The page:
Not governance as usual
Updated: Jul 06, 2016, 07:26 IST
Prime Minister Narendra Modi conducted a cabinet reshuffle in two parts: One that appeared cosmetic and “more of the same” in the first half of the day and the other calculated to befuddle the media much later at night! To take the second part first, the announcement of the portfolios was a game changer moving the exercise from a mere cabinet expansion to a genuine reshuffle. The most significant step was the shifting of the high-profile HRD minister, Smriti Irani, to textiles. Just a few months ago, Irani had mounted an often shrill campaign against various student protests, notably in Delhi’s Jawaharlal Nehru University, seemingly with the approval of Mr Modi. She has suddenly been replaced by the soft- spoken man for all “reasons,” Prakash Javadekar. Presumably this represents a change in tack brought on by adverse publicity not only in the media but also among India’s burgeoning young voters, 150 million of whom cast their votes for the first time in 2014 in an election that swept Mr Modi to power.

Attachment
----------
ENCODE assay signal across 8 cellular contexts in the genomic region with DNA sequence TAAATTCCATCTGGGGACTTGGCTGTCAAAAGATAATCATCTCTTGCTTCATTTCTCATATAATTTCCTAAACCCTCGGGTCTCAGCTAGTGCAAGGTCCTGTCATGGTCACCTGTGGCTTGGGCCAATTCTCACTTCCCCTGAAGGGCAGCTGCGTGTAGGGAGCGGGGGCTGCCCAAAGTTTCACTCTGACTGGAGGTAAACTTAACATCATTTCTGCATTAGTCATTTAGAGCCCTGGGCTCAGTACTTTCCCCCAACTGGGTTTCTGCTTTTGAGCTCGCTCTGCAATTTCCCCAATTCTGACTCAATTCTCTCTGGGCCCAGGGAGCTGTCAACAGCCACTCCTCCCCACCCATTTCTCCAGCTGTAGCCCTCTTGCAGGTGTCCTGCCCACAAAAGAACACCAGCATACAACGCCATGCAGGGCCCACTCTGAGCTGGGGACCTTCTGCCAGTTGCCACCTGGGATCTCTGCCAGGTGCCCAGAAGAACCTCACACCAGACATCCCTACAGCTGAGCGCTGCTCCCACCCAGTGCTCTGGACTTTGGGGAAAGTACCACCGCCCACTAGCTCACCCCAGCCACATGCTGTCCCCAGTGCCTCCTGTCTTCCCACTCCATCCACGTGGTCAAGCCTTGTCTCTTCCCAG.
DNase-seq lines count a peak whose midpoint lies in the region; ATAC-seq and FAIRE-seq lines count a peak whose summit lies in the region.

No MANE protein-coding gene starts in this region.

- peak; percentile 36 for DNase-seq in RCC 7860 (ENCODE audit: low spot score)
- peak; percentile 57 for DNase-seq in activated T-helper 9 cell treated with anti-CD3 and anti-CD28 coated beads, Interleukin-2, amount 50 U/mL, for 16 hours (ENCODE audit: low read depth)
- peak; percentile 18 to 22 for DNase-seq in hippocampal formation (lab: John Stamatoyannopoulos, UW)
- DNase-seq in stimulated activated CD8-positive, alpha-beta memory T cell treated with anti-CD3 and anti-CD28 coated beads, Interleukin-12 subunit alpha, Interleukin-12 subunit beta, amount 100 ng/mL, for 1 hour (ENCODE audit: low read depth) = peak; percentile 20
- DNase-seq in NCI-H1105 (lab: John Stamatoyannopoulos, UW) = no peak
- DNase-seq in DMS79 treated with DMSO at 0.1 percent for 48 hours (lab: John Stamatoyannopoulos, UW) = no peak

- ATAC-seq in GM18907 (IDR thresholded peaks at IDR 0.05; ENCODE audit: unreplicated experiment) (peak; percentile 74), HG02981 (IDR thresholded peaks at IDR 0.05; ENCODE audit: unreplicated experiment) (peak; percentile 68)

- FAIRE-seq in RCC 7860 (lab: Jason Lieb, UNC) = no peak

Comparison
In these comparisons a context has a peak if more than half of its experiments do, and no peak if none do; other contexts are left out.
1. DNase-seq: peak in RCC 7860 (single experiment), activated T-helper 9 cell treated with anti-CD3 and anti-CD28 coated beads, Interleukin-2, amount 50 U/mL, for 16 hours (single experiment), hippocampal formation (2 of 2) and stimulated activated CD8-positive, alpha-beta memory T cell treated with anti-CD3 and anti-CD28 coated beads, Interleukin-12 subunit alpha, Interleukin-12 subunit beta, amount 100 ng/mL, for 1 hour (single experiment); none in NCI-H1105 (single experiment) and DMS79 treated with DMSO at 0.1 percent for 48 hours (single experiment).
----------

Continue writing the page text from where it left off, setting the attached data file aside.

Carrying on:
The other major changes involve the information and broadcasting portfolio transferred from the overworked Arun Jaitley to Venkaiah Naidu, and the law ministry being taken from a non- performing Sadananda Gowda and given to the more energetic and high-profile Ravi Shankar Prasad, who incidentally had the law portfolio earlier . This suggests that the Modi government plans to go into overdrive in the official media in the year ahead, which will see crucial elections in UP, Punjab, Uttarakhand, Goa and Manipur. It also suggests that serious efforts will be taken to push through legal reforms in areas such as land acquisition, the environment and labour — all considered to be crucial to Mr Modi’s industrialisation plans. The appointment of MJ Akbar as minister of state in the external affairs ministry is perhaps geared to help shoulder the existing burden of Sushma Swaraj, who is not in good health at the moment. Besides Mr Akbar is known to have strong connections throughout the oil-rich West Asian countries. The composition of the new council of ministers, when first announced at 11 am yesterday, was clearly seen as an exercise in social engineering designed to provide the BJP with an image of a “rainbow coalition” that the Congress once had and that would further its cause particularly in UP, fragmented as it is along caste and religious lines. However, later in the night the entire exercise quite obviously became more than just that.